4. sjexpress

    sjexpress Guest

    Hi-
    Unfortunately,I don't have any answers as to the immediate problems you are having with your sons threats towards himself and others or where else you should seek help but I do have a suggestion about the YMCA camp. My difficult child attended the YMCA day camp for years by where we live. He did well there for the most part except for one year when I received frequent calls to come and get him for being involved in a fight ( many times the story was that he did not start the fight but was "part of it") or for a threat made to another camper ( he said he was going to punch him in the face if he made him lose the game) Each time we had to pick him up, he was suspended the next day too. We had already paid in full for the entire summer and were told one more incident, he would be thrown out of the camp.
    I finally went into the camp director and had a meeting with him and some head counselors that delt with my difficult child. I explained his difficulties and ways that they could help difficult child get out of or deal with these situations before they escalated. I felt ultimately that difficult child required a bit more supervision than others and it was certainly in the "job description" of being a camp counselor so I was not asking them to go above and beyond. It seemed like the fights occured during competitive games like basketball, soccer, touch football, etc...when the kids argued about a rule, fair or foul, etc... and I found out the counselors were sitting in the shade hanging out rather than being involved with the kids. I said if a counselor was involved in the game, they can iron out any disagreements and then everyone would be happy or if difficult child was getting hot under the collar, have him sit out awhile and then go back in after he has cooled off. There were a few other things I discussed with the camp but they worked with me and difficult child had no further problems and I had no more calls. Yes, he did get some timeouts to cool off but nothing that I needed to be called about.
    Maybe this is something you can try at your YMCA. Find out what is causing his outbursts and what they can do to help your difficult child manage it better. Good luck and I hope he completes his daycamp. I know how expensive these darn camps are!
     
  5. VagabondDreamer

    VagabondDreamer New Member

    The head counselor at the camp is actually very good. I have spoken to her a few times, and she is totally willing to help. She is very interactive with the children, and really tries to get my son to feel accepted and participate. We discussed that if he becomes to where things are escalating (he generally becomes increasingly out of control over time) to call me. I would always rather pick him up early and finish my day working from home, than to allow things to escalate to the point where he may need to be removed from the program. The time he was sent home for wanting to harm himself, I actually volunteered to come get him. Friday afternoon when this event happened, this particular counselor had actually taken the afternoon off. I later found out that almost an hour prior to this incident, he was throwing rocks at the glass doors and cussing at the staff. Of course no one called me right away as I had requested. The one time she is gone, is the only time all summer my son has been written up and sent home. This proves the rest of them suck. The counselor who called me didn't even have much detail to tell me about the incident.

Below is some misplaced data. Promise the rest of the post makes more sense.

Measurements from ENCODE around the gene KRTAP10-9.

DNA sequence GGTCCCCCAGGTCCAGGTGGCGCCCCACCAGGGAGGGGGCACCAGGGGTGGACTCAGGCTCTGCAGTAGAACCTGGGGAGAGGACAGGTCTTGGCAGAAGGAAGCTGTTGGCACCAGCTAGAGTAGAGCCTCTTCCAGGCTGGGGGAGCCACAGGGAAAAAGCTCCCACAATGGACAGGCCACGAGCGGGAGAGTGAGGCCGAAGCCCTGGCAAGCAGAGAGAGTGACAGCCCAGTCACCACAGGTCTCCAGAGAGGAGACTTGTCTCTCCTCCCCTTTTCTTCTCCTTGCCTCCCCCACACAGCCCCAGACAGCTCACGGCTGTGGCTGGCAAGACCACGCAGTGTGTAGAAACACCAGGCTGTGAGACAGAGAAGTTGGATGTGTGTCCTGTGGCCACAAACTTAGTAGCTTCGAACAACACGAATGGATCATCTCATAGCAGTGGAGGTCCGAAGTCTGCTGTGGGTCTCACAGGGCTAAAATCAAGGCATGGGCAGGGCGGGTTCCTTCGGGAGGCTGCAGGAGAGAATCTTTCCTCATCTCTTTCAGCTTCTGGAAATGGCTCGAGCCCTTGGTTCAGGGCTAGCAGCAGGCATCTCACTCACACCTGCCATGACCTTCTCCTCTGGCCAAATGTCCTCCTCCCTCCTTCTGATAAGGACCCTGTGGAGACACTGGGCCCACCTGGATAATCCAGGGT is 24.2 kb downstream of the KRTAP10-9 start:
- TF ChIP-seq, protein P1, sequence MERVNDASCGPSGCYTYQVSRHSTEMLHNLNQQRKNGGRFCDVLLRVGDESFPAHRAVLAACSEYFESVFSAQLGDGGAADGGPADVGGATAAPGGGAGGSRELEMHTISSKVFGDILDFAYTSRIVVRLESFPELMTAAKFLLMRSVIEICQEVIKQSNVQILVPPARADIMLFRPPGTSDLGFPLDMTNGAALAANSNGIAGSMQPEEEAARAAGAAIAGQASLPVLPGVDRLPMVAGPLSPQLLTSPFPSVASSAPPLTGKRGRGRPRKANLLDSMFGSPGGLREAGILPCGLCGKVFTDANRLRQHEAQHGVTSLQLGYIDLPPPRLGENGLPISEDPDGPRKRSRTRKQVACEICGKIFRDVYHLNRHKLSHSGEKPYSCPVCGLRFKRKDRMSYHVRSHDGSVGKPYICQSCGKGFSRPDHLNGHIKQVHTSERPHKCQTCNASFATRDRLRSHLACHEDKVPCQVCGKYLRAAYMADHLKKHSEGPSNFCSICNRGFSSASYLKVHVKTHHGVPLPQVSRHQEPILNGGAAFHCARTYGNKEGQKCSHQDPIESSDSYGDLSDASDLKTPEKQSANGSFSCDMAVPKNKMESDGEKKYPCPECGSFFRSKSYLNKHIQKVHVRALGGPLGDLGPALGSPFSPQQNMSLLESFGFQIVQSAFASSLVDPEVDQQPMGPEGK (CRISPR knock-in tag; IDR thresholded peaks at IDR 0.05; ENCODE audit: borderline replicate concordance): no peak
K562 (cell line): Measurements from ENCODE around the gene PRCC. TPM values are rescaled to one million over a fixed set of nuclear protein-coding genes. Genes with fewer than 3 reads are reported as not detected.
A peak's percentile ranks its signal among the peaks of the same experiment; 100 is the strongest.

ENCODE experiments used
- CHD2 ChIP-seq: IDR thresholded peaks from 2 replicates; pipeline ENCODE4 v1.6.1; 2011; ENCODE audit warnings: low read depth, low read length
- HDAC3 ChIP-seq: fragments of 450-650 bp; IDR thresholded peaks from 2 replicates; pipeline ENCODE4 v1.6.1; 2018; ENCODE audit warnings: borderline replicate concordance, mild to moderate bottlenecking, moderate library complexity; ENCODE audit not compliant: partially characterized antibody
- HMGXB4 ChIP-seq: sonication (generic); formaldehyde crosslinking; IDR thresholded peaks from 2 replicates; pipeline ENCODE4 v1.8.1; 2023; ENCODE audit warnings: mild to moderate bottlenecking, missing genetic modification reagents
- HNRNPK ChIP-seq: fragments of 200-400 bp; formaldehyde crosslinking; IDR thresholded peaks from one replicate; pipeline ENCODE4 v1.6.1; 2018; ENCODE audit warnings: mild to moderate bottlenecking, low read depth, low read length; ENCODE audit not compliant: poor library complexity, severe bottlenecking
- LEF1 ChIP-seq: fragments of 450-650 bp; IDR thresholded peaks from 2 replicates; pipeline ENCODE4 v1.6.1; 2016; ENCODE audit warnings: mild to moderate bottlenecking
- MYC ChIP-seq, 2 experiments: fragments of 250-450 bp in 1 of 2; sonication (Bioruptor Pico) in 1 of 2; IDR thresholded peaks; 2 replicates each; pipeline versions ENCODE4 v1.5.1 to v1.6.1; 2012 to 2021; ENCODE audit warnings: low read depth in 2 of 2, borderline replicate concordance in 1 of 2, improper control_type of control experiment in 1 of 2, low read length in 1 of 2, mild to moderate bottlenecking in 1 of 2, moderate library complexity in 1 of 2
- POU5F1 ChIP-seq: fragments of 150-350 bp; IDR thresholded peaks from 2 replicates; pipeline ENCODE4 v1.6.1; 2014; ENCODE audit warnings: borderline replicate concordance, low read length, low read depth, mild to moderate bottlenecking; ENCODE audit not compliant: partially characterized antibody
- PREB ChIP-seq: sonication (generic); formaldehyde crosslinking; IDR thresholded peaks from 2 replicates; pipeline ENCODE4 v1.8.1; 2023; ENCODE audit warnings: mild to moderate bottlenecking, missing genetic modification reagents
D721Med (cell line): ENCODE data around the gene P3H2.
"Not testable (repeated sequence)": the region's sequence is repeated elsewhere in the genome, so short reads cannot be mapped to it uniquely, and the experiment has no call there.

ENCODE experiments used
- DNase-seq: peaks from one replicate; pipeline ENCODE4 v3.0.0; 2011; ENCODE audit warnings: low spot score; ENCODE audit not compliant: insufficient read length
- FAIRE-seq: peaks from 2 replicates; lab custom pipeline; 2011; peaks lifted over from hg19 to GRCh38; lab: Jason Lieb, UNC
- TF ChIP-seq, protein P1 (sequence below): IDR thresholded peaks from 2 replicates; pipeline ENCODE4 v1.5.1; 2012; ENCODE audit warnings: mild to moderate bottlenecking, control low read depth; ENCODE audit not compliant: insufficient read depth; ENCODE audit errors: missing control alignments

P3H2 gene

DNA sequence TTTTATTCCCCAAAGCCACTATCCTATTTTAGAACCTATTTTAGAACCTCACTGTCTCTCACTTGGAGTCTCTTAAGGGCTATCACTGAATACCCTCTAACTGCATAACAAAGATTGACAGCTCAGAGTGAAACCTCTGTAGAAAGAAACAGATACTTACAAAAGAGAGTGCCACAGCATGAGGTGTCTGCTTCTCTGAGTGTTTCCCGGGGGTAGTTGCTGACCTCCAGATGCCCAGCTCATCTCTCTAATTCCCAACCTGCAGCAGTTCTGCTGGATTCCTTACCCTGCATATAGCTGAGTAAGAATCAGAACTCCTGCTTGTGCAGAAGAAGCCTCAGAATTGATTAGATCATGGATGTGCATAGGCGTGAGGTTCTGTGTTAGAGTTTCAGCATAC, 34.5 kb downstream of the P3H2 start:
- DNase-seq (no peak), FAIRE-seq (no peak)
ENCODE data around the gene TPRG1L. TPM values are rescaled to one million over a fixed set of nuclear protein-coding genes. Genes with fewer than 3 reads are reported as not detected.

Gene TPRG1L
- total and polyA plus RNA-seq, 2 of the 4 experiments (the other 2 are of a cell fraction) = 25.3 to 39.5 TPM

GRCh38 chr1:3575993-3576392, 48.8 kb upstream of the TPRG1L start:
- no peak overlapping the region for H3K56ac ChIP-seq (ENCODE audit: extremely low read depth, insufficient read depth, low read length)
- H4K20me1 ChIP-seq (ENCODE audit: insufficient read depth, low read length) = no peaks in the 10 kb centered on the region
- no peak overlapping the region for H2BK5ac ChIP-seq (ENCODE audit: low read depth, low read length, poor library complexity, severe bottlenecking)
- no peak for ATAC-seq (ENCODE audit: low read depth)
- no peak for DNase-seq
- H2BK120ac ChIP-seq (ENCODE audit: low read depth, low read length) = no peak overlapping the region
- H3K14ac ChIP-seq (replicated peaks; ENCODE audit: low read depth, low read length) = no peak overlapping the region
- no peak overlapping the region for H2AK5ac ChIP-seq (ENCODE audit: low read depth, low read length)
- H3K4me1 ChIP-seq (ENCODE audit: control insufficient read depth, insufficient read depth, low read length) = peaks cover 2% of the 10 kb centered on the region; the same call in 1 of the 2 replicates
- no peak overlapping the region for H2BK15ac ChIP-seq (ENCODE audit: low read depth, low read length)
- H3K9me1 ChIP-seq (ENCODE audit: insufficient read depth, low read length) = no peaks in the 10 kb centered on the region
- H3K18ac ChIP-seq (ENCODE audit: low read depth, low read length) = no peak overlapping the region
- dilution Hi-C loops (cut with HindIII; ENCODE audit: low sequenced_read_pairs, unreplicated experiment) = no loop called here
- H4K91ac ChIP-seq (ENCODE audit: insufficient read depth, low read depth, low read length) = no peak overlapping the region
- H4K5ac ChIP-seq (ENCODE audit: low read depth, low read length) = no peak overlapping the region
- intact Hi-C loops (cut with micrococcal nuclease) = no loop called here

6. Andy

    Andy Active Member

    Summer program staff are usually inexperienced older high school or college kids. They do O.K. with PCs but are at a loss on how to handle difficult child situations especially when there are so many other kids to keep tabs of. Once in awhile you may find a gem of a worker but my experience is they usually can't handle difficult child behaviors. Ït is good that the director is willing to get involved, she most likely has some experience with difficult child behaviors.

    One thing you can try is taking difficult child to the ER when he is stuck in one of these episodes. He may get the assessment he needs and another referral to a children's psychiatric hospital. Make sure the hospital has a children's psychiatric ward. I don't know that all do. You may have to travel out of town to find a facility that specializes in children's mental health.

    My son had self harm thoughts and also thoughts of hurting me. He was 11 years old. After our first therapist appointment. he could no longer handle life and begged to go to the psychiatric hospital our therapist referred to as an option if we needed more help. He was hospitalized for two weeks and diagnosed with severe anxiety. That does not mean your son has anxiety, it could be something else.

    Continue to be a thorn in your psychiatrist's side. Call his office with every incident until he is willing to give you the help you need or prescribe an overnight observation at a children's psychiatric hospital.

    Keep a log of every incident and give a copy to psychiatrist's every week. Have a copy available for the next assessment you get.